Sun, 22 November 2020
The gang discusses two papers about things with legs…. and the word snake is their name. Honestly, we’ve had flimsier excuses for a podcast, just go with it. The first paper looks at a specimen of a legged snake, and the second paper discusses potential evolutionary pathways for convergent evolution in a group of penguin like animals closely related to snake birds (Plotopterids). Meanwhile, Amanda’s computer is doing just fine, James is otter-ly amazing, and Curt knows when to end on top.
Up-Goer Five (Curt Edition):
Our friends talk about two papers which look at animals with legs. The first is an animal that today doesn't have legs but a long time ago animals like it did have legs, very tiny and weird legs. This first paper talks about a dead body of one of these animals with tiny weird legs from a long time ago which has more parts than most. Most other dead bodies we find do not have much of a head, which is really important for deciding how much these old things from a long time ago are the same as the animals that don't have legs today. This dead body has a head, which is cool. It seems that animals without legs first had heads that look like they are today and then lost their legs.
The second paper looks at animals that usually fly but these animals move through water. Some animals move through the water with their arms, but others use their legs to push them through the water. The ones that use their legs seem to drop into the water from above, while others of these animal that can not fly use their arms to move in the water. However, some older animals use their legs to move in the water and did not fly, so this is hard to say for sure. There are also animals in the past who looked like the animals that do not fly, but they seem to move in the water with their legs, not their arms.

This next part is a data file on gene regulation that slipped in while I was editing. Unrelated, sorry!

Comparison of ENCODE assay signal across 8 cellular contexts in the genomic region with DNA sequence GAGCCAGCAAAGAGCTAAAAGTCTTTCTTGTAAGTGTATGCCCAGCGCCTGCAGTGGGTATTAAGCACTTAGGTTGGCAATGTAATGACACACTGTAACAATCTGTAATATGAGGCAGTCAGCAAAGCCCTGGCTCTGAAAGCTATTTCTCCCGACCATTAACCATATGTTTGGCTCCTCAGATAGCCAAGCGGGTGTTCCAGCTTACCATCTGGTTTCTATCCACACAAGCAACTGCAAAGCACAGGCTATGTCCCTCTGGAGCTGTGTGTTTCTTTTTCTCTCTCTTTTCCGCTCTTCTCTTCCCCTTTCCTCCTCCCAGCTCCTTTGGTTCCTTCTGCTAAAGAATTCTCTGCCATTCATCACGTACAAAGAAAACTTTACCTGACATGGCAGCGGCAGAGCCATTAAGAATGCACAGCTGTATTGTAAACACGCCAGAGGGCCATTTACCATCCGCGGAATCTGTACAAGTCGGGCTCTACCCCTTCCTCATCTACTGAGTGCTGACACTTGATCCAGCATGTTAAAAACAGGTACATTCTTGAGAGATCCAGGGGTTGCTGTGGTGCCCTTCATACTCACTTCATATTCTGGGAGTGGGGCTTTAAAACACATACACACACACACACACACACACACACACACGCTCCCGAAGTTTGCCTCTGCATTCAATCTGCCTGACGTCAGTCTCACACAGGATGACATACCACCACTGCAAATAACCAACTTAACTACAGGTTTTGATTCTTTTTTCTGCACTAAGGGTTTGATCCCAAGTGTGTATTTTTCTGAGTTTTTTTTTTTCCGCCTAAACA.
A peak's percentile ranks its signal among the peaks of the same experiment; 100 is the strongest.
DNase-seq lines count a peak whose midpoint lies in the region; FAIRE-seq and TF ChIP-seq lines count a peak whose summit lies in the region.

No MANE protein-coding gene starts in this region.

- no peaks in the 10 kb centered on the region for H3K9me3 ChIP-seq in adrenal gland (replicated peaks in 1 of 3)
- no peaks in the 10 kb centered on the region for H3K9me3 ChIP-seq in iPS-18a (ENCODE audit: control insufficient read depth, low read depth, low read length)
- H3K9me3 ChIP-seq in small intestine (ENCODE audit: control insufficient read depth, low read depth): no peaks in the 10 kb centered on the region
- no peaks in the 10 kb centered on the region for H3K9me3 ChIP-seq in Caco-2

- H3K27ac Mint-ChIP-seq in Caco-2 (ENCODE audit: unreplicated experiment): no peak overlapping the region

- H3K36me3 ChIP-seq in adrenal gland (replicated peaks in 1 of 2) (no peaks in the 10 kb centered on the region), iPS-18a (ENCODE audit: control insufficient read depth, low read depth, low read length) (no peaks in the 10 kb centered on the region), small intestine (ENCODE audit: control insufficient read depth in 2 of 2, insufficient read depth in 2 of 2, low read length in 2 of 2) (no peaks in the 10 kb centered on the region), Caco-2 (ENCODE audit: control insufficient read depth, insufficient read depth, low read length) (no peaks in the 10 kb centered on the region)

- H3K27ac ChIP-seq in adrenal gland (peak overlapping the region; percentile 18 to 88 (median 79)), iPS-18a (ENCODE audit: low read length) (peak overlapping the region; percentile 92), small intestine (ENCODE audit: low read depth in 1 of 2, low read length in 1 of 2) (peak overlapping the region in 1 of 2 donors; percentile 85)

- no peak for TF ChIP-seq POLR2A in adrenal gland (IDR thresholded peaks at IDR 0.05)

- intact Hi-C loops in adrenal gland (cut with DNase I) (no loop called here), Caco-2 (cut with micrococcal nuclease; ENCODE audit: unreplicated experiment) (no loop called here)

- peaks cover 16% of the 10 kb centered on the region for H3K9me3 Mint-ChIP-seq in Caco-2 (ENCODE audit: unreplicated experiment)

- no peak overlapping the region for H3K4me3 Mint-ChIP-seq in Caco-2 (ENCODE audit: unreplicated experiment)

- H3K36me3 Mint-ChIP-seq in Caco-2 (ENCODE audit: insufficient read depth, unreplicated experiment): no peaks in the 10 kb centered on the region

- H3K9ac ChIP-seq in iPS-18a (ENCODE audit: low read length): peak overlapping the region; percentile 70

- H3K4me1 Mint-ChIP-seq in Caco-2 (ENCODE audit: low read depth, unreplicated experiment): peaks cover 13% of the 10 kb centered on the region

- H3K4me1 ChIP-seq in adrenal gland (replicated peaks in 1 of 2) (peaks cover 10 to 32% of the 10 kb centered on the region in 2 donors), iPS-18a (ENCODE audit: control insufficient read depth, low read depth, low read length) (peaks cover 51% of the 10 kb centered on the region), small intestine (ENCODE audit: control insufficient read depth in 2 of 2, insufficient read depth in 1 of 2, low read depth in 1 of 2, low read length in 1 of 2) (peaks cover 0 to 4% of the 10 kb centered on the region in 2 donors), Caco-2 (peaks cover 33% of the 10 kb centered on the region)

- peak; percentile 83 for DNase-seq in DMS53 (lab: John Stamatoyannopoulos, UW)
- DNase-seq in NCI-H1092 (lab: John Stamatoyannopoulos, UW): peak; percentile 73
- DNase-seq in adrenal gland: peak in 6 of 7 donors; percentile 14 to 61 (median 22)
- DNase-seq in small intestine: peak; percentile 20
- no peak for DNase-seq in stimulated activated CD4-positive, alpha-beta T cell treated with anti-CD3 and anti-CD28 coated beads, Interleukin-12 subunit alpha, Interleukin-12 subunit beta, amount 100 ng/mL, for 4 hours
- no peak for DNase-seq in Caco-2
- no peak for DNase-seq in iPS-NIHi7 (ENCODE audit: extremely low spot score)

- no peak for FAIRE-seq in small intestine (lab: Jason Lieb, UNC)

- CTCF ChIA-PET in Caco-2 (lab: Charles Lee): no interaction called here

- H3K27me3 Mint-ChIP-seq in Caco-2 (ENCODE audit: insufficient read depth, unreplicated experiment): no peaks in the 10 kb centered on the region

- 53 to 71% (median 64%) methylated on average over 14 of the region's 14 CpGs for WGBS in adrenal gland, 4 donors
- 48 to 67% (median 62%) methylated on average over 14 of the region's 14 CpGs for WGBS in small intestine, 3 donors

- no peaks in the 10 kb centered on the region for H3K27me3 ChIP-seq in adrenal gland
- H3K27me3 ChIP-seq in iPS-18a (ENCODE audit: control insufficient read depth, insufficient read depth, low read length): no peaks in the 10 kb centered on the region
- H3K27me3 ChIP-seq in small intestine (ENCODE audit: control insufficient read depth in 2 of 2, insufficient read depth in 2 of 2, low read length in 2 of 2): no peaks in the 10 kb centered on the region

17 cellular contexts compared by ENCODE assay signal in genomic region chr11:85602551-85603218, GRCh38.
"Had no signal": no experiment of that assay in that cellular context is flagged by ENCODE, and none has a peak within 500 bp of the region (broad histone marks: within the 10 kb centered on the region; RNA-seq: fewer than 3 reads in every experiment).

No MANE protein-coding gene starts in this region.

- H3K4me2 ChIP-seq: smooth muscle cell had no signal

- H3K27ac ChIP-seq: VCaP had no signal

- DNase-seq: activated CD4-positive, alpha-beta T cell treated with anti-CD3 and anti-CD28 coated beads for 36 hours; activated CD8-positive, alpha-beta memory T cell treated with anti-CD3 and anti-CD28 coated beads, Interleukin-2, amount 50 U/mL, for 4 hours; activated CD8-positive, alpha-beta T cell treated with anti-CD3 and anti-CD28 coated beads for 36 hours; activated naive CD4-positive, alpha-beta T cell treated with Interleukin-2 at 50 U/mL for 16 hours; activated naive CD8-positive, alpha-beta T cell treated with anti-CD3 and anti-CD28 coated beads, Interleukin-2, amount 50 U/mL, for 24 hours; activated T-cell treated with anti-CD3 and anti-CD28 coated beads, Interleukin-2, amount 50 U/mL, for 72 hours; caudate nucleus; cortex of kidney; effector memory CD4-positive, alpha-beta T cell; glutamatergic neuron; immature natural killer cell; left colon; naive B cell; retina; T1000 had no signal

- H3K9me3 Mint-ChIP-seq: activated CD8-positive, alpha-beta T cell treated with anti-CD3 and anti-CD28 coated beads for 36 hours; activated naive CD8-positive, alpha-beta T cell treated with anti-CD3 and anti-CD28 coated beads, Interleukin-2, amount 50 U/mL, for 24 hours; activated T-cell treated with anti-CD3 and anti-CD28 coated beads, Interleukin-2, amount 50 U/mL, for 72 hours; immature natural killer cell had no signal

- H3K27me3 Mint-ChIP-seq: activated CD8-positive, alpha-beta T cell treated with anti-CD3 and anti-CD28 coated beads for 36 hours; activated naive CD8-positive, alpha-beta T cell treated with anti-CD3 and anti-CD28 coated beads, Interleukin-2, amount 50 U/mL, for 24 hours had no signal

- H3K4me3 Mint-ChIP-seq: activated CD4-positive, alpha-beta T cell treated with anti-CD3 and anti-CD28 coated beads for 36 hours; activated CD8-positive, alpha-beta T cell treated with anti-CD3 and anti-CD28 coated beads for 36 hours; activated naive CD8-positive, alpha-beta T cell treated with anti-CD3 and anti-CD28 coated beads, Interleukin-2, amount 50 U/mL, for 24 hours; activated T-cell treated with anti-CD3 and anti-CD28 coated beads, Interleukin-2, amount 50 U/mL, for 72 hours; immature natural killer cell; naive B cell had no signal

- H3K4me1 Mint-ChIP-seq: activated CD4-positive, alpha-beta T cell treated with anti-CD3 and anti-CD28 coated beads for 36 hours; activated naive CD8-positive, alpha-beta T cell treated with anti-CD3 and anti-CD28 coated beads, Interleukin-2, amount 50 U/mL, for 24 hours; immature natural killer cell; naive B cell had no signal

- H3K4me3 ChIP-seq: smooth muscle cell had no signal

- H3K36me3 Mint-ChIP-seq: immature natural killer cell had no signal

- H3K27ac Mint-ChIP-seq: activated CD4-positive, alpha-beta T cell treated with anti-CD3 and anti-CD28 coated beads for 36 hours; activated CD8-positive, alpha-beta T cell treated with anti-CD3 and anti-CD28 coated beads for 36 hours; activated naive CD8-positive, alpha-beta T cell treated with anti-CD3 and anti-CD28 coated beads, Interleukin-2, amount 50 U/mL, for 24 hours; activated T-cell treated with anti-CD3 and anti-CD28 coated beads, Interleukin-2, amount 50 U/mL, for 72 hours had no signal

Garberoglio, Fernando F., et al. "New skulls and skeletons of the Cretaceous legged snake Najash, and the evolution of the modern snake body plan." Science advances 5.11 (2019): eaax5833.
Mayr, Gerald, et al. "Comparative osteology of the penguin‐like mid‐Cenozoic Plotopteridae and the earliest true fossil penguins, with comments on the origins of wing‐propelled diving." Journal of Zoological Systematics and Evolutionary Research (2020).